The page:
Advanced Micro Devices Inc.'s long-awaited Opteron server processor will make its official debut Tuesday, but it may take years before the success of the company's landmark chip can be judged.
With dual 64/32-bit capability, Opteron is AMD's first processor to challenge Intel Corp.'s 32-bit Xeon MPU in the 4- to 8-way enterprise server category. It is also the first 64-bit processor in the industry to run the popular x86 code in native mode, which AMD expects will give it an edge when Opteron squares off against proprietary 64-bit chips from Intel, Hewlett-Packard, and IBM.
AMD president Hector Ruiz last week called the Opteron launch "the single most important event in the history of our company. It is the future of AMD and of the computing industry."
Many analysts agreed that Opteron will give AMD a chance to profit from the higher-margin, high-performance server and workstation market and help offset the price pressure it has experienced in its long battle with Intel in the desktop PC sector.
Opteron's official launch has been delayed since late last year, and customers will have to wait a little longer for the 8-way processor version, which is expected to be ready in the second half of 2003. Opteron will debut Tuesday supporting a Linux operating system from SuSE linux A.G., with another Linux OS from Red Hat Inc., Raleigh, N.C., coming later this year. Microsoft Corp. is expected to release the production version of its 64-bit Windows OS in the second half of the year, although beta versions are shipping now.
Despite its highly-touted dossier and fanfare launch, Opteron may take two to three years to break into the enterprise server market in a meaningful way, according to analysts and AMD itself.
"Server vendors are an extremely conservative group. They want proven chips with a long successful track record," said Nathan Brookwood, an analyst with InSight 64, Saratoga, Calif. "Opteron is new and regardless of its merits will face a tough sell for enterprise server OEMs."
Kevin Graf, AMD's marketing manager for servers and workstations, agreed that the server market is skeptical of new players and chip technology. However, he said Opteron's performance will win over server customers, even if it takes a little time.
"We're in this market for the long haul," Graf said. "When folks come around to Opteron, we'll be there."
Still, an essential ingredient to a successful launch is AMD's ability to land a major server vendor, an endeavor that won't be easy, said Peter Glaskowsky, processor analyst with Instat/MDR, San Jose.
Graf said AMD is "planning to have a Tier 1 partner at the launch," but would not name the company or confirm if it has in fact committed to the new chip.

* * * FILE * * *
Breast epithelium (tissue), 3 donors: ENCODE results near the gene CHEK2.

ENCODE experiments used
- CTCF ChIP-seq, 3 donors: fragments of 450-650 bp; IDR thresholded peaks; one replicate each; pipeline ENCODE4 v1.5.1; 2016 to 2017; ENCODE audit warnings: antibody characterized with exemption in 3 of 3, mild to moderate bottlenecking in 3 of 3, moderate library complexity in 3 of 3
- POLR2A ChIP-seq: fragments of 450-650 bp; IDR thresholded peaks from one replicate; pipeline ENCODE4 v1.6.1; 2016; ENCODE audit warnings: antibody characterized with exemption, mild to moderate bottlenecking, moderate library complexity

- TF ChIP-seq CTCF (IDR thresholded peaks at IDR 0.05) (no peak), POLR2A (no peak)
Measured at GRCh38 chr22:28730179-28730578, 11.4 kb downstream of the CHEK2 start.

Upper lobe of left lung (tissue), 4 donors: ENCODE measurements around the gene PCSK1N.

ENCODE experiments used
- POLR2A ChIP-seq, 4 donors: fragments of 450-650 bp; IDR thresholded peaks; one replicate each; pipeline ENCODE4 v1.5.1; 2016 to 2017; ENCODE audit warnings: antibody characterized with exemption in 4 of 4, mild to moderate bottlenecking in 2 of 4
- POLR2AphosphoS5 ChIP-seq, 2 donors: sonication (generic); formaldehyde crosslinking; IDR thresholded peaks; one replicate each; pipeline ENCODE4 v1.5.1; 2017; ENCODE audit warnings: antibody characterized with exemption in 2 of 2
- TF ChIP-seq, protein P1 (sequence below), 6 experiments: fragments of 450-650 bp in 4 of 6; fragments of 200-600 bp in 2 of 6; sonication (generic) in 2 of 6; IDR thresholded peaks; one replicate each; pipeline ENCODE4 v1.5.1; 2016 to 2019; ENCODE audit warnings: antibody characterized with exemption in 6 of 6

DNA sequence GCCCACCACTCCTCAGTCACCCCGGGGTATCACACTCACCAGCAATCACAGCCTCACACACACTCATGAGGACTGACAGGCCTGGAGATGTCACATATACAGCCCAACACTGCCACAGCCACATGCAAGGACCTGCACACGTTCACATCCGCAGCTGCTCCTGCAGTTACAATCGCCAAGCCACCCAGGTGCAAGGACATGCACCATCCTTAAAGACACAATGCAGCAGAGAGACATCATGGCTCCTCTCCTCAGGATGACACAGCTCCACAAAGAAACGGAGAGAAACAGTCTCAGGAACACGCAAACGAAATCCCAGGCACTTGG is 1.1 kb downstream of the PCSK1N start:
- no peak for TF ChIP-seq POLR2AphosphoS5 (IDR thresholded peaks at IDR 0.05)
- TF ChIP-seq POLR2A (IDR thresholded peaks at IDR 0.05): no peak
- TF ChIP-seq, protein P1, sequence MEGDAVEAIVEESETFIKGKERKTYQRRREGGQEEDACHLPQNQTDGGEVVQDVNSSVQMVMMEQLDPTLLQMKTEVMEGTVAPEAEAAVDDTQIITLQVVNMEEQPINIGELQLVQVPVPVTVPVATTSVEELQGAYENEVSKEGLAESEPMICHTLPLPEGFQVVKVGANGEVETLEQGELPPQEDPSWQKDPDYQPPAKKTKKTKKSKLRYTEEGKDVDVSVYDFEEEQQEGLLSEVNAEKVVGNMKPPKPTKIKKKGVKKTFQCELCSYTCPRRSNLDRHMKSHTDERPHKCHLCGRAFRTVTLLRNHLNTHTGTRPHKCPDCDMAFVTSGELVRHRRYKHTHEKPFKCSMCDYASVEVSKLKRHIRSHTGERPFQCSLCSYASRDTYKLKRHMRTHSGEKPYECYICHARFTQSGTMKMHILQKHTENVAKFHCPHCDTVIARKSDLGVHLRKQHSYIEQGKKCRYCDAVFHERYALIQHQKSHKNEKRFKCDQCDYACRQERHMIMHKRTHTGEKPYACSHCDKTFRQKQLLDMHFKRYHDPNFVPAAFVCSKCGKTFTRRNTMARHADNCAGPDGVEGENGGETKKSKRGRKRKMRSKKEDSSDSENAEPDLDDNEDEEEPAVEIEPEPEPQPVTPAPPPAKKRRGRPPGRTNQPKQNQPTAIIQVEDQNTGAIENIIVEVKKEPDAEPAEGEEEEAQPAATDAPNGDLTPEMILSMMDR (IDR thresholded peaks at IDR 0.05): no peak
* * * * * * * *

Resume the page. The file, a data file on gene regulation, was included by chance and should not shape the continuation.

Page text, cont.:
Billed as a commodity
Whatever its adoption rate, Opteron is significant because it is the first MPU to extend x86 programming code into the realm of 64-bit processing. InSight 64's Brookwood noted that all other 64-bit processors, including Intel's Itanium, have essentially abandoned the x86 code.
"It's not known now what will happen when software developers have the opportunity to expand 32-bit x86 programs to 64-bit," he said. "It could jigger a lot of new software, which could benefit Opteron greatly."
Brookwood said the new chip could begin to "commoditize" the 64-bit processor market, which up to now has consisted of proprietary architectures, and as a result lower prices and raise unit volumes.
AMD's Graf agreed, saying that the company is "going to change the economics of 64-bit computing by eliminating the barriers of expensive proprietary processors."
Among other changes, the Opteron chips will carry a new device numbering system. All uniprocessors will be part of a 100-series family. Two-way processors will be in the 200 series, and 4- to 8-way processors listed in the 400 series.
The first Opteron chips unveiled Tuesday will be 240, 242, and 244. Graf said the last two digits represent different levels of performance. The numbering scheme doesn't relate to any specific parameters, such as frequency, but is based on a series of up to seven different industry benchmark tests.
The chip's design includes an on-die memory controller, eliminating the frontside bus and external north bridge, which enables memory cells to be accessed at the same speed as the processor. The first Opterons will support PC2700 memory modules or DDR333 SDRAMs, and the on-die memory controller will allow up to eight registered DDR DIMM modules per processor with available memory bandwidth of up to 5.3Gbytes/s per MPU.
Graf said future Opteron designs will support new memory chips, such as DDR400 and DDR2. "To integrate DDR2, only the integrated memory controller will need to be reworked," he said. "The 32/64-bit processor core and the HyperTransport interfaces will not need to be reworked."
The Opteron features 1Mbyte of on-die L2 cache, while up to three high-speed HyperTransport I/O links provide as much as 19.2Gbytes/s peak bandwidth. The south bridge is supported by AMD's new 8000 series chipset, which consists of the 8111 HyperTransport I/O hub, the 8131 HyperTransport PCI-X link, and the 8151 HyperTransport AGP graphics link.
Third party core-logic vendors Acer Laboratories Inc., Silicon Integrated Systems Inc., and VIA Technologies Inc., as well as graphics IC designer Nvidia Corp. all have disclosed that they will release chipsets to support the Opteron.
AMD will follow up Tuesday's launch with the unveiling in September of the Athlon 64 desktop, a 32/64-bit x86 processor with a single HyperTransport link aimed at the desktop PC market.
Shane Rau, an analyst with research firm IDC in Mountain View, Calif., said the desktop segment offers the potential for greater volumes for AMD than does the servet market. "It could lead to long-term viability for AMD," Rau said.